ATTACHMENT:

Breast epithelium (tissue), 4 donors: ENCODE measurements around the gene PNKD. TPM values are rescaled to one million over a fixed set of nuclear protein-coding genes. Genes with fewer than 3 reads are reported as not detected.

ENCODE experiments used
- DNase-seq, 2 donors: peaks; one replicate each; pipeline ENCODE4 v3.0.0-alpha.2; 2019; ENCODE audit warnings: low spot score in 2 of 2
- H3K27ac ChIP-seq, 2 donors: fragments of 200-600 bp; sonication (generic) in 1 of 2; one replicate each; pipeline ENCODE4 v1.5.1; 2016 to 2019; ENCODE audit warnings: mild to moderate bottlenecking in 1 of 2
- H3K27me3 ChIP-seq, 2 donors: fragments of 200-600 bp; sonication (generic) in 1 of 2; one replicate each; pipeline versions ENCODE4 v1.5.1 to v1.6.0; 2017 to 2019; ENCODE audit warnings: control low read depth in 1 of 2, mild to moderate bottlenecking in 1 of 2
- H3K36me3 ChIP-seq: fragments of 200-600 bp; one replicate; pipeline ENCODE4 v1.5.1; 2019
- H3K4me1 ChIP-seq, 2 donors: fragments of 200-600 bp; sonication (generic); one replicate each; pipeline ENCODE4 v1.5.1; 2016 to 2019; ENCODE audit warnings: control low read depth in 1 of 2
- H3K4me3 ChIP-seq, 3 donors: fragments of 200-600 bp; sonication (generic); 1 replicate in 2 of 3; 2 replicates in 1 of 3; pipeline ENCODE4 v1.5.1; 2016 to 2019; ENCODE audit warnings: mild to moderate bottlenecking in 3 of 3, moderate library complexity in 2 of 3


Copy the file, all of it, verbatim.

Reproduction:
Breast epithelium (tissue), 4 donors: ENCODE measurements around the gene PNKD. TPM values are rescaled to one million over a fixed set of nuclear protein-coding genes. Genes with fewer than 3 reads are reported as not detected.

ENCODE experiments used
- DNase-seq, 2 donors: peaks; one replicate each; pipeline ENCODE4 v3.0.0-alpha.2; 2019; ENCODE audit warnings: low spot score in 2 of 2
- H3K27ac ChIP-seq, 2 donors: fragments of 200-600 bp; sonication (generic) in 1 of 2; one replicate each; pipeline ENCODE4 v1.5.1; 2016 to 2019; ENCODE audit warnings: mild to moderate bottlenecking in 1 of 2
- H3K27me3 ChIP-seq, 2 donors: fragments of 200-600 bp; sonication (generic) in 1 of 2; one replicate each; pipeline versions ENCODE4 v1.5.1 to v1.6.0; 2017 to 2019; ENCODE audit warnings: control low read depth in 1 of 2, mild to moderate bottlenecking in 1 of 2
- H3K36me3 ChIP-seq: fragments of 200-600 bp; one replicate; pipeline ENCODE4 v1.5.1; 2019
- H3K4me1 ChIP-seq, 2 donors: fragments of 200-600 bp; sonication (generic); one replicate each; pipeline ENCODE4 v1.5.1; 2016 to 2019; ENCODE audit warnings: control low read depth in 1 of 2
- H3K4me3 ChIP-seq, 3 donors: fragments of 200-600 bp; sonication (generic); 1 replicate in 2 of 3; 2 replicates in 1 of 3; pipeline ENCODE4 v1.5.1; 2016 to 2019; ENCODE audit warnings: mild to moderate bottlenecking in 3 of 3, moderate library complexity in 2 of 3